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Clinton Nomination Sets Up Challenge but Makes History, says Colgate Expert


  What will the future hold for the Democratic Party after the primary results Tuesday that secured the nomination for Hillary Clinton? Colgate University Political Science Professor Tim Byrnes says in the coming weeks Bernie Sanders will face facts that he’s not going to be the party’s nominee.

“He’s now going through the process that all serious candidates for the presidency go through, in coming to terms both personally and politically and in his organization, with losing.  That’s always a difficult process.” 

Byrnes says he thinks one of the problems for the Clinton campaign is that Sanders’ supporters don’t have a history with - or loyalty to - the party.  He predicts those in the Sander’s camp will eventually support Hillary Clinton.

Sanders, campaigning in California, brought energetic voters into the system, who are expected to eventually come around to support Clinton, if they vote.

  “Many of them are not democrats.  He has mobilized a large group of many, oftentimes younger, independent voters who have come into his campaign, hoped to make him the democratic nominee.  He’s not going to be the democratic nominee.”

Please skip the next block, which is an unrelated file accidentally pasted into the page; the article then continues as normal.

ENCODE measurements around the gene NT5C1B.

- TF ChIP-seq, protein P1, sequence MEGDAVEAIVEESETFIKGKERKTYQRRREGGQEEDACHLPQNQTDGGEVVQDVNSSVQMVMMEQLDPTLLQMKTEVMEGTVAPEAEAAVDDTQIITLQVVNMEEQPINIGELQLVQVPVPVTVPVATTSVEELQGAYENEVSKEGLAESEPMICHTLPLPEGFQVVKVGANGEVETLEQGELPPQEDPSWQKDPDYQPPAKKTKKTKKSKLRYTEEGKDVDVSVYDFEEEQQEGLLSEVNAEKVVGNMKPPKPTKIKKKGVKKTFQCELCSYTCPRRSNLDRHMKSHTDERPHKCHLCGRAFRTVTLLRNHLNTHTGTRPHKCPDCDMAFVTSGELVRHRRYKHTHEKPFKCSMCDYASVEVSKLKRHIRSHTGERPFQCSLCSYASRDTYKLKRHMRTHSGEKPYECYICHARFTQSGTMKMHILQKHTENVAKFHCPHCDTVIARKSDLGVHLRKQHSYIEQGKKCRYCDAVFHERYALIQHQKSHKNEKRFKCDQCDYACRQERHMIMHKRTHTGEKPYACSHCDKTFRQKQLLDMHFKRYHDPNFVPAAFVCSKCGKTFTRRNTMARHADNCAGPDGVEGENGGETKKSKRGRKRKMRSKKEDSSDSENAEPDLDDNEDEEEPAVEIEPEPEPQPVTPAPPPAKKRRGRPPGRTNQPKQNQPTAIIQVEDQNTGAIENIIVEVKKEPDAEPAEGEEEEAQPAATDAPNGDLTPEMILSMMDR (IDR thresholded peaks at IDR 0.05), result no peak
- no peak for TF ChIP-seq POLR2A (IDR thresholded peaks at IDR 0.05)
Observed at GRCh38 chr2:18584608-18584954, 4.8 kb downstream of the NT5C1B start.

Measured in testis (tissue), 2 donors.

Speaking of Clinton's primary victory, Byrnes says he thinks that men are happy to see American’s first woman presidential candidate. He adds that this change is a positive development for American history.

“I think there’s a large element of men in the United States who respect their wives, their sisters and their mothers, and particularly their daughters, who are pleased to see that the country has come to the point where the nomination for a major political party can be given to a woman.”

Colgate's Tim Byrnes says the Clinton nomination could have some benefit for congressional democratic candidates this November.

  In terms of influence of the presumptive nominee, Byrnes feels it could have an impact on Congressional races in Upstate New York. But he doesn’t think Clinton will benefit from her New York residency.

Chris Bolt, Ed.D. has proudly been covering the Central New York community and mentoring students for more than 30 years. His career in public media started as a student volunteer, then as a reporter/producer. He has been the news director for WAER since 1995. Dedicated to keeping local news coverage alive, Chris also has a passion for education, having trained, mentored and provided a platform for growth to more than a thousand students. Career highlights include having work appear on NPR, CBS, ABC and other news networks, winning numerous local and state journalism awards.
John Smith has been waking up WAER listeners for a long time as our Local Co-Host of Morning Edition with timely news and information, working alongside student Sportscasters from the Newhouse School.